Natural Remedies For Dealing With Diarrhea

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When we eat, food is mixed with large amounts of water and fluid in the stomach. It then travels through the small intestines where nutrients are absorbed. The digested food then moves into the colon where water is extracted and what remains is a semi-solid stool. If the colon doesn't absorb sufficient fluids or if the digestive system produces too much, our stool will be loose, resulting in a watery bowel movement - diarrhea.

People of all ages can have diarrhea. Usually it means urgent, frequent trips to the bathroom with a greater stool volume. At times, cramping, abdominal pain, bloating, nausea or vomiting can accompany it. Sometimes individuals also experience a fever or bloody stools. For the most part, if the diarrhea goes away by itself, within a day or two, there is no need for concern. If, however, it persists for over two weeks, then there may be a deeper health condition that should be addressed.

The most common causes of diarrhea are viral or bacterial toxins, food poisoning and parasites. These usually represent the acute form of diarrhea, which can last up to a couple of weeks. Diarrhea can take on a more chronic form which is typified by digestive disturbances that last more than four weeks. Typically there is an underlying disorder that contributes to this form, including Crohn's Disease, food intolerances (celiac disease, lactose intolerance), irritable bowel syndrome, colitis and reactions to medications. Sometimes heredity and surgery (such as the remove of the gallbladder) can be the cause as well.

Fortunately, there are a number natural and alternative health remedies you can try to help get bouts of diarrhea under control.

Recommendations For Wellness

Most importantly, drink lots of water, preferably with electrolytes, to replace the water and salts that have been lost. This prevents dehydration.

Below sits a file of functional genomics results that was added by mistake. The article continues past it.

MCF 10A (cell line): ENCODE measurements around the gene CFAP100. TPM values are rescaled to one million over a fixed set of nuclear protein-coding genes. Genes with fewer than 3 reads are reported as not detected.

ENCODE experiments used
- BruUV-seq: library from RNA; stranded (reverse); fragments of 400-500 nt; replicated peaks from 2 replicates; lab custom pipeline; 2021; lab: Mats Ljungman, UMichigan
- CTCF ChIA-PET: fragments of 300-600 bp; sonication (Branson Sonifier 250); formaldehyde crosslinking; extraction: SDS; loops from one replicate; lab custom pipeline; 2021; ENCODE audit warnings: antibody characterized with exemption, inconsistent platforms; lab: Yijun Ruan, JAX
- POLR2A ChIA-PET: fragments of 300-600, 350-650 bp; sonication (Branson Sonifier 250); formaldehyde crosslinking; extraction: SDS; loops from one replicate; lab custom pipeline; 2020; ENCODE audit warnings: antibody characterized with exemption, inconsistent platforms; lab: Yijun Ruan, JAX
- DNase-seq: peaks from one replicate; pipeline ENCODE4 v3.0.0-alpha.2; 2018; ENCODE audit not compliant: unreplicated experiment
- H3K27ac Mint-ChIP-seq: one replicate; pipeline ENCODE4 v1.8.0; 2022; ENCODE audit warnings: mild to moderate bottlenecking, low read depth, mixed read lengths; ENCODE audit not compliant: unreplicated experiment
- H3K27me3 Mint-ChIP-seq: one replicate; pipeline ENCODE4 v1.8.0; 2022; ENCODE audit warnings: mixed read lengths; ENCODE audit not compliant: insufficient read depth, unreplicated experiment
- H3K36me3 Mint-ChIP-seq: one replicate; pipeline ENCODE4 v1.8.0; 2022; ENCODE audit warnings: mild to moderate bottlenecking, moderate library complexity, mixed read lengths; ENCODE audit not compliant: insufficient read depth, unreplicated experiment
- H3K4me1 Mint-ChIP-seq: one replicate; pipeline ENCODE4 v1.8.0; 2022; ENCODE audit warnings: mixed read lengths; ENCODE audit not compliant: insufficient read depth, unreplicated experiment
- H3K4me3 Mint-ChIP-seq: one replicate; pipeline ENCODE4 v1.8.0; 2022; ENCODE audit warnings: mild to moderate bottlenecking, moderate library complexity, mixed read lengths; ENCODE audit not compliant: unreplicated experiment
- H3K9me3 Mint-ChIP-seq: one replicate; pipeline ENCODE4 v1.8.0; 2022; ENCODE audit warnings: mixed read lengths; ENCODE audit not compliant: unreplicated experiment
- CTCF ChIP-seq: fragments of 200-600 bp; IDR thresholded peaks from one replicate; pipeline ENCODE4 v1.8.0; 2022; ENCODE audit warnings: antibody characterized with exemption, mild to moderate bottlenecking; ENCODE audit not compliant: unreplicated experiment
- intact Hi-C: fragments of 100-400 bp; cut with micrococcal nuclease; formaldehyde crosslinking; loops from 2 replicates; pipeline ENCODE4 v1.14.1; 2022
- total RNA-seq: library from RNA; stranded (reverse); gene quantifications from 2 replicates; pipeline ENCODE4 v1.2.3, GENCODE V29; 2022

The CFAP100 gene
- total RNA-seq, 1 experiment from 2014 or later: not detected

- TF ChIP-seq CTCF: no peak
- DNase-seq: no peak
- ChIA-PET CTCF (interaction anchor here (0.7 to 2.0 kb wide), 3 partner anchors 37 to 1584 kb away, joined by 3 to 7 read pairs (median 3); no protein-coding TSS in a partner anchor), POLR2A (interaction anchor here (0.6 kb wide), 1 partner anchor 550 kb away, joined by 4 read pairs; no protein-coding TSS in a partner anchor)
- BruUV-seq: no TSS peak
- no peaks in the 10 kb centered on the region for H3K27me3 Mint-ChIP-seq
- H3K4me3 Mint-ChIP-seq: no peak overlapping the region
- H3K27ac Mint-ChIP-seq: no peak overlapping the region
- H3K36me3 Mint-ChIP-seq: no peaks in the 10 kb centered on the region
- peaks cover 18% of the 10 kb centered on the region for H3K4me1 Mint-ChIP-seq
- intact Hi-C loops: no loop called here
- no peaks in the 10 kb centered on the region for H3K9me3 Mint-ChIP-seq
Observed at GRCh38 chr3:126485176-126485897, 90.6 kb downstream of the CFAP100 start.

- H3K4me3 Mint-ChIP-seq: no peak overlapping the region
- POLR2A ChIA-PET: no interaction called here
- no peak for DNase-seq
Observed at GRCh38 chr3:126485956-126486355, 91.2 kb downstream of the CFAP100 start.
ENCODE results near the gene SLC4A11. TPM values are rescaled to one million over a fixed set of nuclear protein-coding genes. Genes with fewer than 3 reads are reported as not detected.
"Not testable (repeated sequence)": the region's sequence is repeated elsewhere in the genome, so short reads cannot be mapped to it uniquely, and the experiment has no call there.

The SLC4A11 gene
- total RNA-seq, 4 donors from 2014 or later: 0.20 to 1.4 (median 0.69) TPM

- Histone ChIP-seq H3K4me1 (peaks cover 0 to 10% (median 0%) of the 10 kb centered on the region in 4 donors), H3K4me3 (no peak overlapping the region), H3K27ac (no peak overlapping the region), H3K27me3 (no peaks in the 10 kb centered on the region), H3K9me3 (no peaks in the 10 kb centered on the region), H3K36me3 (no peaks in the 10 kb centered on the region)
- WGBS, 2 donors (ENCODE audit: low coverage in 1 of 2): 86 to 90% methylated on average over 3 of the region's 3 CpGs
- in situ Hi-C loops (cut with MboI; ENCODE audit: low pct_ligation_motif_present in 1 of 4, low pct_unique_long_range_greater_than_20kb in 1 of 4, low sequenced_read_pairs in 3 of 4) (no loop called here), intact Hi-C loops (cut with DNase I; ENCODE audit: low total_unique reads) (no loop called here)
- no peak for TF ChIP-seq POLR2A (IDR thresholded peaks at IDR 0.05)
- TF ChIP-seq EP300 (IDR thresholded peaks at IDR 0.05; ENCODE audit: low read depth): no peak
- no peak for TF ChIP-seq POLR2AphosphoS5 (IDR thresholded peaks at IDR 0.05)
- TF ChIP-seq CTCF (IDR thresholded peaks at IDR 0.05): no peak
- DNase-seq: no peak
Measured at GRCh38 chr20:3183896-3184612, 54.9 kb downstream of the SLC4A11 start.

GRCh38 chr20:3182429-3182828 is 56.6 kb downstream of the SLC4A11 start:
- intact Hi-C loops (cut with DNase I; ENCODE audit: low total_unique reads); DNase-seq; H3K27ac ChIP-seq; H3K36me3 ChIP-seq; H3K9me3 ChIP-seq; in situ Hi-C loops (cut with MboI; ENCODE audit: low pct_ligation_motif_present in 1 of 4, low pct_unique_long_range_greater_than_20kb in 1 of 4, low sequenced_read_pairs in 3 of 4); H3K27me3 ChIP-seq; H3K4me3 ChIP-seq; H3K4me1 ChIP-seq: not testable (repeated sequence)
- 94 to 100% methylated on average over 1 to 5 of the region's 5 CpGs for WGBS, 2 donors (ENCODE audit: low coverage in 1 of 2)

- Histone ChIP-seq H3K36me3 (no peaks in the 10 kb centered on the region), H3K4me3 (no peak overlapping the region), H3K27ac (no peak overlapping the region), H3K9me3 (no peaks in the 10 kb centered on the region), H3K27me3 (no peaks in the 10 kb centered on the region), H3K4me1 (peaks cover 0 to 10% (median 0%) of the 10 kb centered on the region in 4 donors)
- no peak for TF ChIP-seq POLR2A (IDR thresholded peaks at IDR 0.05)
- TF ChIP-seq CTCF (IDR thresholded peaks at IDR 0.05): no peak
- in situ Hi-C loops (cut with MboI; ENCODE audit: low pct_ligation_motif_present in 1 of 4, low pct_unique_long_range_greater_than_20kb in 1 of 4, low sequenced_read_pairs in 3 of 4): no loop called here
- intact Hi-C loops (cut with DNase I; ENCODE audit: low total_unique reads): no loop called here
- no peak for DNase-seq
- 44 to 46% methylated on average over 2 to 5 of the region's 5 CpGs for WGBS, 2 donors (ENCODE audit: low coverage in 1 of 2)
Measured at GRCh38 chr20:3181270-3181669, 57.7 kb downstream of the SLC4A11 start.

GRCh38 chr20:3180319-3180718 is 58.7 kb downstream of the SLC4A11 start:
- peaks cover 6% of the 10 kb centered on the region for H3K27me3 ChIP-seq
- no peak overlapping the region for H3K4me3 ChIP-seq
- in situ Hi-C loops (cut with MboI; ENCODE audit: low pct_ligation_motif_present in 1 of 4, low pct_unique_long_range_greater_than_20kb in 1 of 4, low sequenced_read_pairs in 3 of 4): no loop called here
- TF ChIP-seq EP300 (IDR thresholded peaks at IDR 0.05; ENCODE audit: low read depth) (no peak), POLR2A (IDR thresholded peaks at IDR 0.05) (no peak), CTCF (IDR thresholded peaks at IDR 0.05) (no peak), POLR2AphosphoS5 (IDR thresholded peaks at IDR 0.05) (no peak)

Avoid beverages containing caffeine (such as tea, coffee and soft drinks) and ones containing alcohol. Also, eliminate foods such as dairy products, raw vegetables, acidic fruits, whole-grain cereals, sugary foods, strong spices, and fried fatty foods. Each of these can be rough on the digestive system.

Eat foods that are easy to digest, including clear soup, crackers, rice, potatoes, applesauce (not juice) and bananas.

If you suspect a parasitic infection, they should be addressed and eliminated.

When traveling to developing countries, avoid drinking the tap water or eating uncooked or undercooked foods, ice, or fruits that cannot be peeled to prevent a parasitic infection.

To rule out food intolerances that may contribute to diarrhea, try an elimination diet.

Juice from pomegranates has long been used to relieve diarrhea.

Teas from herbs such as blackberry and raspberry leaf have a binding effect on the mucous membranes of the intestine and help the body absorb fluids, while reducing inflammation.

While typically thought of when talking about constipation, soluble fiber, including psyllium can help to absorb the excess fluid in the intestine as it adds bulk to your stool.

Chamomile tea is an age -old remedy for calming the nerves and may reduce intestinal cramping and ease irritation and inflammation.

Ginger root in tea or capsule form can eliminate the discomfort, nausea and cramping often associated with diarrhea.

Take a tablespoon of natural apple cider vinegar every hour until the diarrhea resolves. The use of apple cider vinegar also helps to replenish the potassium and magnesium that are often lost with diarrhea.

Folic acid can be used to help repair any damage to the intestinal lining.

Supplement with a high quality probiotic such as acidophilus and bifidophilus to inhibit the bacteria that causes diarrhea as well as a vitamin and mineral supplement to replace any that have been lost.

To help reduce the irritation to the walls of the intestinal track, supplement with marshmallow root or slippery elm or a combination like Nature's Sunshine's Irritable Bowel Fiber or Intestinal Sooth & Build.

Note: If you suffer from Crohn's disease or any chronic gastrointestinal disorder, avoid blackberry leaf and supplements that contain soluble fiber.

C Copyright Body, Mind & SoulHealer 2006. All rights reserved.

About the Author:

Dr. Rita Louise, Ph D is a Naturopathic Physician and the founder of the Institute Of Applied Energetics. Author of the books "Avoiding the Cosmic 2x4" and "The Power Within", it is her unique gift as a medical intuitive and clairvoyant that enlivens her work. Let Dr. Rita assist you bringing health, healing and wholeness back into your life. Visit http://www.soulhealer.com or http://www.appliedenergeticsinstitute.com for more information.

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